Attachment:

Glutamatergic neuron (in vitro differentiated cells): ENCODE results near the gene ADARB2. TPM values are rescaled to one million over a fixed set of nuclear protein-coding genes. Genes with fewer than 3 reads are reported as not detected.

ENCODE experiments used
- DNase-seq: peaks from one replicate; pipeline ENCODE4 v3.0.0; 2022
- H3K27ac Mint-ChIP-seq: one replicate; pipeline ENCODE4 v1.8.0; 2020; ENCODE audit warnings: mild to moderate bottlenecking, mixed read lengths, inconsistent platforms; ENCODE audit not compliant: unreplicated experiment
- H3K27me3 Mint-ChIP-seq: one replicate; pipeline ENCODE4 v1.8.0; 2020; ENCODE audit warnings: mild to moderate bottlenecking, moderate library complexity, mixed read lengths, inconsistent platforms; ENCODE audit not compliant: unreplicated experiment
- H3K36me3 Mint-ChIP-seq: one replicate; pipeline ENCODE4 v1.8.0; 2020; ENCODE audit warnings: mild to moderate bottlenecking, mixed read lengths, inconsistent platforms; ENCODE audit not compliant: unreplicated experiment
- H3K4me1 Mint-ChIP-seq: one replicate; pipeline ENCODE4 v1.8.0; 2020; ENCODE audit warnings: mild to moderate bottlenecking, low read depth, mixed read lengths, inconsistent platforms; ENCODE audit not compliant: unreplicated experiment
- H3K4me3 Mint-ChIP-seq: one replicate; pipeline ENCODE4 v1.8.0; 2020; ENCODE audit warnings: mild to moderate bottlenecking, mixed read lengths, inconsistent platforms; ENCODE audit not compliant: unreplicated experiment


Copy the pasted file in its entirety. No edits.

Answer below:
Glutamatergic neuron (in vitro differentiated cells): ENCODE results near the gene ADARB2. TPM values are rescaled to one million over a fixed set of nuclear protein-coding genes. Genes with fewer than 3 reads are reported as not detected.

ENCODE experiments used
- DNase-seq: peaks from one replicate; pipeline ENCODE4 v3.0.0; 2022
- H3K27ac Mint-ChIP-seq: one replicate; pipeline ENCODE4 v1.8.0; 2020; ENCODE audit warnings: mild to moderate bottlenecking, mixed read lengths, inconsistent platforms; ENCODE audit not compliant: unreplicated experiment
- H3K27me3 Mint-ChIP-seq: one replicate; pipeline ENCODE4 v1.8.0; 2020; ENCODE audit warnings: mild to moderate bottlenecking, moderate library complexity, mixed read lengths, inconsistent platforms; ENCODE audit not compliant: unreplicated experiment
- H3K36me3 Mint-ChIP-seq: one replicate; pipeline ENCODE4 v1.8.0; 2020; ENCODE audit warnings: mild to moderate bottlenecking, mixed read lengths, inconsistent platforms; ENCODE audit not compliant: unreplicated experiment
- H3K4me1 Mint-ChIP-seq: one replicate; pipeline ENCODE4 v1.8.0; 2020; ENCODE audit warnings: mild to moderate bottlenecking, low read depth, mixed read lengths, inconsistent platforms; ENCODE audit not compliant: unreplicated experiment
- H3K4me3 Mint-ChIP-seq: one replicate; pipeline ENCODE4 v1.8.0; 2020; ENCODE audit warnings: mild to moderate bottlenecking, mixed read lengths, inconsistent platforms; ENCODE audit not compliant: unreplicated experiment